A friend emailed me an article about public employee salaries and pensions and asked my opinion. Here was my reply:
He does sound like an angry white guy 🙂
I think he has missed a big part of the point, though. Bureaucracies can’t reward themselves; it is politicians who trade handouts from the public treasury of tomorrow for votes today. And Republicans have been almost as bad as Democrats in this regard, and the Greeks just as bad as Californians, so it looks like a fundamental flaw of our political systems, not something specific to a party.
He doesn’t propose any solutions. Probably the only workable one is to prevent government workers from voting. That was pretty close to what the Framers wanted, by excluding D.C. from the electoral college, House, and Senate. Now that government payrolls have grown to such a huge percentage of the workforce at all levels, we probably need to do that in state politics as well.
So… were the Framers wiser than we are today? They figured out that there was an inherent conflict of interest in allowing a government worker to vote because he would almost surely vote for politicians who promised to expand the government and increase salaries for government workers. The folks who drafted various state constitutions didn’t bother to exclude government workers from state elections because at the time no more than 1 or 2 percent of American households could possibly have been dependent on a government paycheck (since government at all levels was such a tiny percentage of GDP).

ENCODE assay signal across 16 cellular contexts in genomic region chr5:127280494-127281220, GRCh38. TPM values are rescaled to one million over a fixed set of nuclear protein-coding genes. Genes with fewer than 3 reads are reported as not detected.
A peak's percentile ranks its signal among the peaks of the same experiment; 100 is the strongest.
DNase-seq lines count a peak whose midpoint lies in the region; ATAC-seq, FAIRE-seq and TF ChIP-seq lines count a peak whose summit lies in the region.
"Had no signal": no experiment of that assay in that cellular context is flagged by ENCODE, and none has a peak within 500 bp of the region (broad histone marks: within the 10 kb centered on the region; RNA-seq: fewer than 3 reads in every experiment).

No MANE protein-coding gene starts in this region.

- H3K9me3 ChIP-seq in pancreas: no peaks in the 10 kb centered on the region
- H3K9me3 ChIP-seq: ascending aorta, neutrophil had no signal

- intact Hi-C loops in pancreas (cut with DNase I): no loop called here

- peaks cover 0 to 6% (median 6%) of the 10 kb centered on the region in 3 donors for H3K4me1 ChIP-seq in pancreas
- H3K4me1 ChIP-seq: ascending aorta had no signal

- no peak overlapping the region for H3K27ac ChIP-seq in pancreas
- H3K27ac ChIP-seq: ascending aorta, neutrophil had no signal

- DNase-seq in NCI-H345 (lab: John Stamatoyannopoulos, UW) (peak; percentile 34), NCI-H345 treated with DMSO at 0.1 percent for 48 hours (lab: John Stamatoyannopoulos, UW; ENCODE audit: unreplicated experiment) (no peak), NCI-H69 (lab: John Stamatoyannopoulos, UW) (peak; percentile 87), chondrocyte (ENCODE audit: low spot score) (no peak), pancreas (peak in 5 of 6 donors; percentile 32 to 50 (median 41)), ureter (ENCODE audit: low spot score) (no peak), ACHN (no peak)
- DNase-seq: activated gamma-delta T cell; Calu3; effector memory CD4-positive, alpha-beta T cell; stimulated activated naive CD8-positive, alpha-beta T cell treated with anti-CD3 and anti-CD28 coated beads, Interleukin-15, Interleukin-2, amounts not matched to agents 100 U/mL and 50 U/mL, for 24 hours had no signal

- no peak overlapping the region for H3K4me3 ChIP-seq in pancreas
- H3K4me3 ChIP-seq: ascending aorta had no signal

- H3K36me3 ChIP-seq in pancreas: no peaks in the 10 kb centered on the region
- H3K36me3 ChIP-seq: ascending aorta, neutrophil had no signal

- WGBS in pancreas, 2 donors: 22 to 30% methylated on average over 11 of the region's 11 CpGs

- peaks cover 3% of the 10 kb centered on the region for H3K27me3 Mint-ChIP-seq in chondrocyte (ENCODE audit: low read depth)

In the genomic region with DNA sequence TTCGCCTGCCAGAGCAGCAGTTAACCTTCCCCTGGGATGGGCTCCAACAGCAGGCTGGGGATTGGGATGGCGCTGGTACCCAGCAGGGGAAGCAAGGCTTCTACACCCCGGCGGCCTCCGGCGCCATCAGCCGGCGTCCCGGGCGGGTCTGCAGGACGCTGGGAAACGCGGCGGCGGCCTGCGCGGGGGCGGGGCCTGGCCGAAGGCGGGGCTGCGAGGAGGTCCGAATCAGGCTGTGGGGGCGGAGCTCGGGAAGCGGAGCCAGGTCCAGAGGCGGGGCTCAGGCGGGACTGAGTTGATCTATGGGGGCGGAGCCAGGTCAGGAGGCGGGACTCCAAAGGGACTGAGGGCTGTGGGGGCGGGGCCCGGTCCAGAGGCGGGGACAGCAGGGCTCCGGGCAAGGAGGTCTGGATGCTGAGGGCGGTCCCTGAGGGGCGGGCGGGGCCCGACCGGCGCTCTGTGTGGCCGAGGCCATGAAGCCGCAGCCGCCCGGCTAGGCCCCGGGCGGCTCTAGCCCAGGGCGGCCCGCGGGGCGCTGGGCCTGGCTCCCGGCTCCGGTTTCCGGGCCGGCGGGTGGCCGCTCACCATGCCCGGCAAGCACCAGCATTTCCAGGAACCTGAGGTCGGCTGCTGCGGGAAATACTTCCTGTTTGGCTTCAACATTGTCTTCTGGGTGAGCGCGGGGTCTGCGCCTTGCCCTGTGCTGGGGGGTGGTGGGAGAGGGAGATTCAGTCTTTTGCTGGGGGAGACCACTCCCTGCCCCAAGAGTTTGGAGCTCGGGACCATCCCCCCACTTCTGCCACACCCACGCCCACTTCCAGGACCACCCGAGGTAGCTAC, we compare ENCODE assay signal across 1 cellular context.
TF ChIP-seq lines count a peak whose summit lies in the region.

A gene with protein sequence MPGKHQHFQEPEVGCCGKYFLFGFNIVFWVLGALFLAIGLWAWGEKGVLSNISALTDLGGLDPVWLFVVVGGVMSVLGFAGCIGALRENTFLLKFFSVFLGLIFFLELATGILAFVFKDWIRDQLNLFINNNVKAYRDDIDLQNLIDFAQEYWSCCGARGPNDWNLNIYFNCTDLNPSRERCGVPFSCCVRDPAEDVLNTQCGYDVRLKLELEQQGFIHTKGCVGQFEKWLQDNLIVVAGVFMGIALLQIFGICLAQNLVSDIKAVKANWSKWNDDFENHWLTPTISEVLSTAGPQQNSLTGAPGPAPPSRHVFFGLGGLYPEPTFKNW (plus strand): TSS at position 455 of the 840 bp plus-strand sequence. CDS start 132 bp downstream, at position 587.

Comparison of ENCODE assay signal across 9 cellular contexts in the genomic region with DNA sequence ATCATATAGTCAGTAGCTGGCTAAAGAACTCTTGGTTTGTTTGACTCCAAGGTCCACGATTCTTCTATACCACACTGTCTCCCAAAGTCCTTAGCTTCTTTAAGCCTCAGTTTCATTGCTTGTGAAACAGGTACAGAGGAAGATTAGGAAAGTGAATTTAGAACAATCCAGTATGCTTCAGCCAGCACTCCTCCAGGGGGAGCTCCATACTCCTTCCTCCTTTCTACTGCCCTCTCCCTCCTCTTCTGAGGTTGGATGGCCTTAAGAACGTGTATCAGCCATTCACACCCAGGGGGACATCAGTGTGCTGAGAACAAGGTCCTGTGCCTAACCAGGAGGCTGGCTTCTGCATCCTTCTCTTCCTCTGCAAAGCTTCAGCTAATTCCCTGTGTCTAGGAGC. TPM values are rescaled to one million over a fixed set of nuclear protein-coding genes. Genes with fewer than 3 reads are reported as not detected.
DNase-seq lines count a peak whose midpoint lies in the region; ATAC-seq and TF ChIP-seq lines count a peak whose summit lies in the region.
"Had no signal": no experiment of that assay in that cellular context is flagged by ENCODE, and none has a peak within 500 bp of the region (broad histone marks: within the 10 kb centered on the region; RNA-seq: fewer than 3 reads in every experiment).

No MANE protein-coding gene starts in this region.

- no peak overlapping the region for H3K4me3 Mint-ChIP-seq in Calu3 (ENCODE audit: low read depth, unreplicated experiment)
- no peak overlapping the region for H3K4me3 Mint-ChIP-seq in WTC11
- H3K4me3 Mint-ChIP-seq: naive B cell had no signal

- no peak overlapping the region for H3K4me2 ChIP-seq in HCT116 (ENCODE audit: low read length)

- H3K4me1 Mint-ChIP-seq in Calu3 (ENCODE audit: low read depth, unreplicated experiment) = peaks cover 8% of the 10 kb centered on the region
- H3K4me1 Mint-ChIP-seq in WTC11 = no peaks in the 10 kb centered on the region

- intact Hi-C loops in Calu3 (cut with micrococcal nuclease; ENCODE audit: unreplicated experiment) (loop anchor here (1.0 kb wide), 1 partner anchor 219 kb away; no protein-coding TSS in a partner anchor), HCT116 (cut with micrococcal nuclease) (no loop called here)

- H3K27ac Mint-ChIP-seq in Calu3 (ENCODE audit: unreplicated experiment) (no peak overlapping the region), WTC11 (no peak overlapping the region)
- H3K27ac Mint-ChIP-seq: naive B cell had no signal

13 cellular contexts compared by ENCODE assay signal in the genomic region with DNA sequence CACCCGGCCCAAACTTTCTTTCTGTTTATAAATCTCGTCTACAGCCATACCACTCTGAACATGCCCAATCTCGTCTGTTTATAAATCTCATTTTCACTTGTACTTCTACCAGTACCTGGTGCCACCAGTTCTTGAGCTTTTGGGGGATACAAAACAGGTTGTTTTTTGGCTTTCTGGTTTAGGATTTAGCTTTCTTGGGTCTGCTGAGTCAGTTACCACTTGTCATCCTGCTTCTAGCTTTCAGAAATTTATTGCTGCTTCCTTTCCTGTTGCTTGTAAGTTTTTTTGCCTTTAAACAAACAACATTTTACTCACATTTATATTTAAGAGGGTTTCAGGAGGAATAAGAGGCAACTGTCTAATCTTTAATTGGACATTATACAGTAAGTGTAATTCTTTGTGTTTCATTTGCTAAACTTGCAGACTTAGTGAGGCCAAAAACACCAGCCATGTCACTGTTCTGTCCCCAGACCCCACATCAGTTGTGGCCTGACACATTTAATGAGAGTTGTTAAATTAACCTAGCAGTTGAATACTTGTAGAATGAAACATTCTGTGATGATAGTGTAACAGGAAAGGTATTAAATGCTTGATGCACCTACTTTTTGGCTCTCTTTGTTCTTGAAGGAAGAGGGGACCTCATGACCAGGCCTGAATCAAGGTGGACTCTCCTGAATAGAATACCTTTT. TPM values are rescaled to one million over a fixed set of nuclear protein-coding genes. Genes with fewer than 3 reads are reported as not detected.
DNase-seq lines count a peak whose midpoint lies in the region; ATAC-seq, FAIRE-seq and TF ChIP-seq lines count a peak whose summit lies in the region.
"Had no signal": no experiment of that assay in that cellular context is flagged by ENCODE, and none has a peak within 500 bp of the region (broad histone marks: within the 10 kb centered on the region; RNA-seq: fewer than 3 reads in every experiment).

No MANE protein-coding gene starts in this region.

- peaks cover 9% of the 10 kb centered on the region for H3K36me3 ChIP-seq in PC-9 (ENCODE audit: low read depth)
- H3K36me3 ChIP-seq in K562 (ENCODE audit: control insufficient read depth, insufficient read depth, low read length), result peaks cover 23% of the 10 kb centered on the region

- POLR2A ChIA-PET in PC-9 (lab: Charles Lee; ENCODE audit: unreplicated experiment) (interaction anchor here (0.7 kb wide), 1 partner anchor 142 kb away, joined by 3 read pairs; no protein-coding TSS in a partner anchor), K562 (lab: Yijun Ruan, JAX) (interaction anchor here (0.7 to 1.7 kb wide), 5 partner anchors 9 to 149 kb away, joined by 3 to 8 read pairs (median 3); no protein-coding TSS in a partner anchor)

It seems harsh to deny the franchise to what will soon be nearly half of all American workers, but perhaps it is the only way to save the country from insolvency.
[Of course, I recognize the impracticality of getting any such change to the American system passed; roughly 50 percent of voters would be almost guaranteed to vote against it! So mostly this idea is good for understanding how democracies collapse once a sufficient percentage of the citizens are government workers. Note that Greece was under military dictatorship until 1974. The economic collapse occurred after 36 years of democracy and roughly when their first large batch of government workers retired with pensions approved by democratically elected leaders. U.S. government workers were first allowed to unionize and collectively bargain for wages and pensions in the early 1960s. Our problems became acute after about 50 years and would have occurred much sooner if not for a near doubling of our population due to immigration (population explosions are great for government finance).]